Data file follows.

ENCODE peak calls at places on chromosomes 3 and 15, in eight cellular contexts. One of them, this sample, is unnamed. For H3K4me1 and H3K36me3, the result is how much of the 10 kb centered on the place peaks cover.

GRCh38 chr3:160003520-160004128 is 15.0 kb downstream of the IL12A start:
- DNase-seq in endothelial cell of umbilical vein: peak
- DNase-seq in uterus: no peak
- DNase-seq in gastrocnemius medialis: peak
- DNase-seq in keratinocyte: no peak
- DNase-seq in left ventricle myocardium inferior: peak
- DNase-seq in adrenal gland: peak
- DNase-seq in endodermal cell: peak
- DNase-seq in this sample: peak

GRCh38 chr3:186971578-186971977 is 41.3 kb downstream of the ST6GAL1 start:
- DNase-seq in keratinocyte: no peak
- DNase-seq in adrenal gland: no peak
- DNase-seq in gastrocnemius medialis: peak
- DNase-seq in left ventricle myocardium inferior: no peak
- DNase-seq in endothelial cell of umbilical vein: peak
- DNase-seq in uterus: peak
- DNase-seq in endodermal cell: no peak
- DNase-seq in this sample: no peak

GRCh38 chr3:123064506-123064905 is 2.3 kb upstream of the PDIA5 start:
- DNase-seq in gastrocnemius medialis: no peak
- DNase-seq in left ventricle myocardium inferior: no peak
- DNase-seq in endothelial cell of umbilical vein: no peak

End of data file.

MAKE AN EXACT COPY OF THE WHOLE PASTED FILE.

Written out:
ENCODE peak calls at places on chromosomes 3 and 15, in eight cellular contexts. One of them, this sample, is unnamed. For H3K4me1 and H3K36me3, the result is how much of the 10 kb centered on the place peaks cover.

GRCh38 chr3:160003520-160004128 is 15.0 kb downstream of the IL12A start:
- DNase-seq in endothelial cell of umbilical vein: peak
- DNase-seq in uterus: no peak
- DNase-seq in gastrocnemius medialis: peak
- DNase-seq in keratinocyte: no peak
- DNase-seq in left ventricle myocardium inferior: peak
- DNase-seq in adrenal gland: peak
- DNase-seq in endodermal cell: peak
- DNase-seq in this sample: peak

GRCh38 chr3:186971578-186971977 is 41.3 kb downstream of the ST6GAL1 start:
- DNase-seq in keratinocyte: no peak
- DNase-seq in adrenal gland: no peak
- DNase-seq in gastrocnemius medialis: peak
- DNase-seq in left ventricle myocardium inferior: no peak
- DNase-seq in endothelial cell of umbilical vein: peak
- DNase-seq in uterus: peak
- DNase-seq in endodermal cell: no peak
- DNase-seq in this sample: no peak

GRCh38 chr3:123064506-123064905 is 2.3 kb upstream of the PDIA5 start:
- DNase-seq in gastrocnemius medialis: no peak
- DNase-seq in left ventricle myocardium inferior: no peak
- DNase-seq in endothelial cell of umbilical vein: no peak